As anyone who has recently attempted apartment-hunting in a major urban area will know, reasonably-priced housing can be difficult to come by for many and salaries don’t always seem to match the cost of living. This gap is contributing to housing crises in developed and developing countries worldwide. People are simply being priced out of cities, where housing has become a commodity instead of a basic human right. Financial speculation and states’ support of financial markets in a way that makes housing unaffordable has created an unsustainable global housing crisis.

Earlier this year the 13th Annual Demographia International Housing Affordability Survey was released for 2017, revealing that the number of “severely unaffordable” major housing markets rose from 26 to 29 this year; the problem is getting worse. The study evaluates 406 metropolitan housing markets in nine of the world's major economies and uses the “median multiple” approach to determine affordability. By dividing the median house price by the median household income of an area, this method is meant to be a summary of “middle-income housing affordability.”

Forget Treehouses - Cliffhouses are the Future

In major cities around the world, buildable land is at a premium. At the same time, a continued trend of urban migration has led to a shortage of houses, inspiring a wealth of innovative solutions from architects and designers. Swedish firm Manofactory have literally taken housing solutions to a new level, questioning why we need to build at ground level at all.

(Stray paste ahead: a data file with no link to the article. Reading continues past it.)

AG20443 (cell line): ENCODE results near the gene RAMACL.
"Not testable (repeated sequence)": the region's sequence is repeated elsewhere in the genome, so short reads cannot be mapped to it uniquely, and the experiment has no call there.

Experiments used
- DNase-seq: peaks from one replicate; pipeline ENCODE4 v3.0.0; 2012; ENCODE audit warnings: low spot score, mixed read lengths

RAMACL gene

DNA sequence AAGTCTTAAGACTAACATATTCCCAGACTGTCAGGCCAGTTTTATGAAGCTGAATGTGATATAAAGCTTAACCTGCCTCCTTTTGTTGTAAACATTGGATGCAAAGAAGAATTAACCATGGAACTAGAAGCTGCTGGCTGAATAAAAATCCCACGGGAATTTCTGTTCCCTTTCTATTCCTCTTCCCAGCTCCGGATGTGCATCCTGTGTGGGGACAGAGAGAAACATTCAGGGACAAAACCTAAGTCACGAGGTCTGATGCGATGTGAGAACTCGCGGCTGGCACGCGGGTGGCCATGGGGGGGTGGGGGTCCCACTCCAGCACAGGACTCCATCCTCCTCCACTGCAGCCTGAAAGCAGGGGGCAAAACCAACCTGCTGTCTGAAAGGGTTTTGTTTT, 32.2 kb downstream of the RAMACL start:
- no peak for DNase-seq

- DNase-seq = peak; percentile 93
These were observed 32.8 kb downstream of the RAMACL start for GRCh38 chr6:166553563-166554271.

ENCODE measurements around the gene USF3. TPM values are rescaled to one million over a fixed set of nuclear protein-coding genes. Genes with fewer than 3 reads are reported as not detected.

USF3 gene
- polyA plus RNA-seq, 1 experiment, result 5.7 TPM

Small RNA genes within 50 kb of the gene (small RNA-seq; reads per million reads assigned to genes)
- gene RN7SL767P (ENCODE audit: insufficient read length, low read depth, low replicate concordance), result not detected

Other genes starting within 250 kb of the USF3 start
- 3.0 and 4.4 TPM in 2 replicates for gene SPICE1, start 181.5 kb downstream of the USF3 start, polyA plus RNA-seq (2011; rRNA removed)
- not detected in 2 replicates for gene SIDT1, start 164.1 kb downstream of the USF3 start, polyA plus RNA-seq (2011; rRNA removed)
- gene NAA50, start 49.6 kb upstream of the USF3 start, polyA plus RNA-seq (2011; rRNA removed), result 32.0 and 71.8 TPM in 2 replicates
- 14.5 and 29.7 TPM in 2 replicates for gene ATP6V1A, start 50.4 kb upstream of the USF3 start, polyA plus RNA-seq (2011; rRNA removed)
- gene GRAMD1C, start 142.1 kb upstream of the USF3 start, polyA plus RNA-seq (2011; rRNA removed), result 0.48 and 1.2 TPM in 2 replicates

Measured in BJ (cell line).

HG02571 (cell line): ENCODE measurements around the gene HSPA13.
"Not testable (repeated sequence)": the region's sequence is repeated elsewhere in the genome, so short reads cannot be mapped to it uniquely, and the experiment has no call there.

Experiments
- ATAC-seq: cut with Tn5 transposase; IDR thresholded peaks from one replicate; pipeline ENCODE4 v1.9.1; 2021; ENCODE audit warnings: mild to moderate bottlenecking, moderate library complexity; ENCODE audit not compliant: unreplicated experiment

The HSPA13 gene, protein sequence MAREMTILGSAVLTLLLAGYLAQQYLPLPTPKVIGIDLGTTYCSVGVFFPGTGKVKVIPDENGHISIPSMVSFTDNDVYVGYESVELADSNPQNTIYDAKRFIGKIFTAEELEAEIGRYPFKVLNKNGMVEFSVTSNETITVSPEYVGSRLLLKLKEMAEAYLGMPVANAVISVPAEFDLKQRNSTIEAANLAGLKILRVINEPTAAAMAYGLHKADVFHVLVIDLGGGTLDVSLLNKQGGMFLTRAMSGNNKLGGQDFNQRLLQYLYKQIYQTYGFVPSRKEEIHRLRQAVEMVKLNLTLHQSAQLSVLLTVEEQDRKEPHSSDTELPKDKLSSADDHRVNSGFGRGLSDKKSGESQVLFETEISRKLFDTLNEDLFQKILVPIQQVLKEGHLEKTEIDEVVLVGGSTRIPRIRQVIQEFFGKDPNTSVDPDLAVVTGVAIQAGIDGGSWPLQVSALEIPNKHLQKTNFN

Many animals, including birds, build their nests in trees, under roof tiles or in rock crevices above the ground. Humans already build simple nesting boxes for birds to live in, causing Manofactory to question why we can’t build nesting boxes for ourselves – a simple house with several rooms, windows, and climate protection. Pointing to the numerous cliff walls in cities across northern Scandinavia and elsewhere, Manofactory have designed the Nestinbox – a small wooden house with a steel structure to be mounted on sheer cliff faces.

Nestinbox takes inspiration from birdhouses to provide an innovative solution to tackle housing crises. Image Courtesy of ManofactoryAn interior arranged around three floors provides compact yet functional living. Image Courtesy of ManofactoryThe facade is clad in horizontal timber to reduce perceived building height. Image Courtesy of ManofactoryOne elevation of the Nestinbox can be free of windows, allowing for combinations of several units. Image Courtesy of Manofactory+ 6